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When I started session work it quickly became evident that I should learn to read music. Books by Carol Kaye and Ray Brown were very helpful but I really wanted to see what actual charts looked like.

I discovered that there were many ways in which the music could be presented: as a fully notated part (as in a film score), or as a chord chart perhaps with some suggested notes, or often there would be no part at all and it would up to you to write your own based on a live performance in the studio by the artist. 

After some sessions these parts found their way into my guitar case. They were all hand written, as this was before computer software made the printing of music much easier.

I include here a full range, from the very easy to the truly terrifying. I hope it’s instructive.

Click the images for a larger version



A simple ‘sting’ on a film session

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Version 7

A bit more concentration was required on this jingle.


54 bars of very little to play on a TV film. Out came the magazines.
Recorded at Lansdowne Studios

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A short section played at the end of an act on TV talent show Sky Star Search. Recorded at LWT Studios. The part was hastily sketched by MD Brian Gascoigne.

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You Put Something Better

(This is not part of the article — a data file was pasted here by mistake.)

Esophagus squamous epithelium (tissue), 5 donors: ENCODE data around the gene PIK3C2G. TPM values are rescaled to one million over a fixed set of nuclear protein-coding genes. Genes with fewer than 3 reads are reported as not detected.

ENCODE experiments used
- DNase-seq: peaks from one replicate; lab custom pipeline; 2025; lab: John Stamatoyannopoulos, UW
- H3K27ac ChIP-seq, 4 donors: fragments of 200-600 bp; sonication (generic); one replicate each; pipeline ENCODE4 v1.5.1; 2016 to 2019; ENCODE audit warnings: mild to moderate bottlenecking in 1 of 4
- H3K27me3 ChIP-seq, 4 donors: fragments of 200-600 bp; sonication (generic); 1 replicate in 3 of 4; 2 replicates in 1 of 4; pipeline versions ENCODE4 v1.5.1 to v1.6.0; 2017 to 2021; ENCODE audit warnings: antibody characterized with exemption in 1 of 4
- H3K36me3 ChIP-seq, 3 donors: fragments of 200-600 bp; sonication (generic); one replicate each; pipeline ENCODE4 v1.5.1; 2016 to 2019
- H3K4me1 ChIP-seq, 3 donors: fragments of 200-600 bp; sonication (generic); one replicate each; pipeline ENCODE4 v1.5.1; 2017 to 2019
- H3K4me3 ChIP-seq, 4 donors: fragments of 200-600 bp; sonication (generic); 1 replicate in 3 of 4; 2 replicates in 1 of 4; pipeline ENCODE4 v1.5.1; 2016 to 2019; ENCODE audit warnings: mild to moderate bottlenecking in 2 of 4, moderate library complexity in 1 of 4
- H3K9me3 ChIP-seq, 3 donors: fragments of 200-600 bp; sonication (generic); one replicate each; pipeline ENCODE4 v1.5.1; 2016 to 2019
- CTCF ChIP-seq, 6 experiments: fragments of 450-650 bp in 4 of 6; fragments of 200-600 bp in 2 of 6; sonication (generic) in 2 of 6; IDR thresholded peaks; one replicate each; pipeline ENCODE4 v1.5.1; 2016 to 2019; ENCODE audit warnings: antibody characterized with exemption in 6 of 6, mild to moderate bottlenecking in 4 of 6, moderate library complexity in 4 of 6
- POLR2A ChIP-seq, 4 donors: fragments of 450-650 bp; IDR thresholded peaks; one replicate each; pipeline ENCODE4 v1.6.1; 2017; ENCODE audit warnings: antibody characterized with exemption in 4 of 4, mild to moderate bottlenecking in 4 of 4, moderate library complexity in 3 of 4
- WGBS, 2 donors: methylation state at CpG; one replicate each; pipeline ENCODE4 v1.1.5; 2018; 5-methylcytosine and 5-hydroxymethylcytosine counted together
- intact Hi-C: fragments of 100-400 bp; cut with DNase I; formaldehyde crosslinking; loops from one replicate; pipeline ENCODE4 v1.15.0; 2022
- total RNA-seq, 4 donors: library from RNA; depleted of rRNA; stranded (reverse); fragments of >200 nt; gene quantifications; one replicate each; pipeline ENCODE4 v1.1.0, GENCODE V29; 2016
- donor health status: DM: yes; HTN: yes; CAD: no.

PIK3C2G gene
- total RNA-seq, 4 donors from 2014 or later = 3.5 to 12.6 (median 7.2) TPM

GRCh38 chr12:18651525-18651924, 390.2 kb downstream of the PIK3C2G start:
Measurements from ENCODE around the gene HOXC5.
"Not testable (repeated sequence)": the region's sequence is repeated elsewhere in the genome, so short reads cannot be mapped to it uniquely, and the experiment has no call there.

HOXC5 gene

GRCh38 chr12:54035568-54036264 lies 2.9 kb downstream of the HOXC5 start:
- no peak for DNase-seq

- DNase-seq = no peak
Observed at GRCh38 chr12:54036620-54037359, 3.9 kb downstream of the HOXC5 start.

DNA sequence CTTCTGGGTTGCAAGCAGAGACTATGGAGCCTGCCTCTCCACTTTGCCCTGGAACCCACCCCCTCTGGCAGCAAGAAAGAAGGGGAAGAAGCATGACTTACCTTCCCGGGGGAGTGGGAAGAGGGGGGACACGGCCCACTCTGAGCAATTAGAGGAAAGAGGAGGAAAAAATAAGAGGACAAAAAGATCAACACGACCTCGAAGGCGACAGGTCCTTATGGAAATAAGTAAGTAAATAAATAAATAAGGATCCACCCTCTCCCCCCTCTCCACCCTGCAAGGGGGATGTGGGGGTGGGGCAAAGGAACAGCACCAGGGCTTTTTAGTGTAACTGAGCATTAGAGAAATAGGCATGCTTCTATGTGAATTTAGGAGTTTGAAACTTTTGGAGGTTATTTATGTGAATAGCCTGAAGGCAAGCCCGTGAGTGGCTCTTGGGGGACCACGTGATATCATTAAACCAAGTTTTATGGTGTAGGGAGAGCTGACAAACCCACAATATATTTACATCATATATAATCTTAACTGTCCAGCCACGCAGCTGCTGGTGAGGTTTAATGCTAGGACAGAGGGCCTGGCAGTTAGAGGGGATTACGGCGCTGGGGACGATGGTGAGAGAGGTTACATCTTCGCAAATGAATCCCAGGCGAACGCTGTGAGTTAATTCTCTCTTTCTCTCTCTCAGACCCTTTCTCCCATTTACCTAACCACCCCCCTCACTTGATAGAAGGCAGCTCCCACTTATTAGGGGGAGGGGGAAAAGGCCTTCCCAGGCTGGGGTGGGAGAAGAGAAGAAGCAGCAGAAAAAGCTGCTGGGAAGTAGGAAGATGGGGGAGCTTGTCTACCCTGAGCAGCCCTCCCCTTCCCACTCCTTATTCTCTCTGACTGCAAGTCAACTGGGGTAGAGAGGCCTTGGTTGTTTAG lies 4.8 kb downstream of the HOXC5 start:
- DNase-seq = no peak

I had just arrived home from New Zealand and was very tired. Gerry Rafferty rang and asked if I could come round to his Icon Studios and play on a few tracks for his new album Another World.
This is my hand-written chord chart that I scribbled down as Gerry played the keyboard. That session was the last time I would see him alive.

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Diamond Dust
A beautiful tune composed by Bernie Holland. We played it on Jeff Beck’s world tours in 198/81.

This is the chart that Tony Hymas hurriedly wrote for me

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I See Red
Written by Jim Rafferty for Frida’s album Something Going On. We recorded the song at ABBA’s Polar Studios in Stockholm. Peter Robinson sketched the chart.

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Till You Come Back To Me
Recorded at Audio International Studios for the Leo Sayer album Have You Ever Been In Love

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There When I Needed You
Recorded in Air Montserrat Studios for Sheena Easton’s album Madness Money And Music. I loved the almost Steely Dan feel that drummer Peter Van Hooke and I achieved. We worked very hard to get all of the rhythm tracks recorded in the first week, giving us the second week off to explore this paradise island.


In the 70s we played on an enormous number of disco tracks at Trident Studios for French drummer Marc Cerrone. The French arrangers brought over these immaculately written charts, sometimes seven pages long. You needed three music stands and a lot of concentration.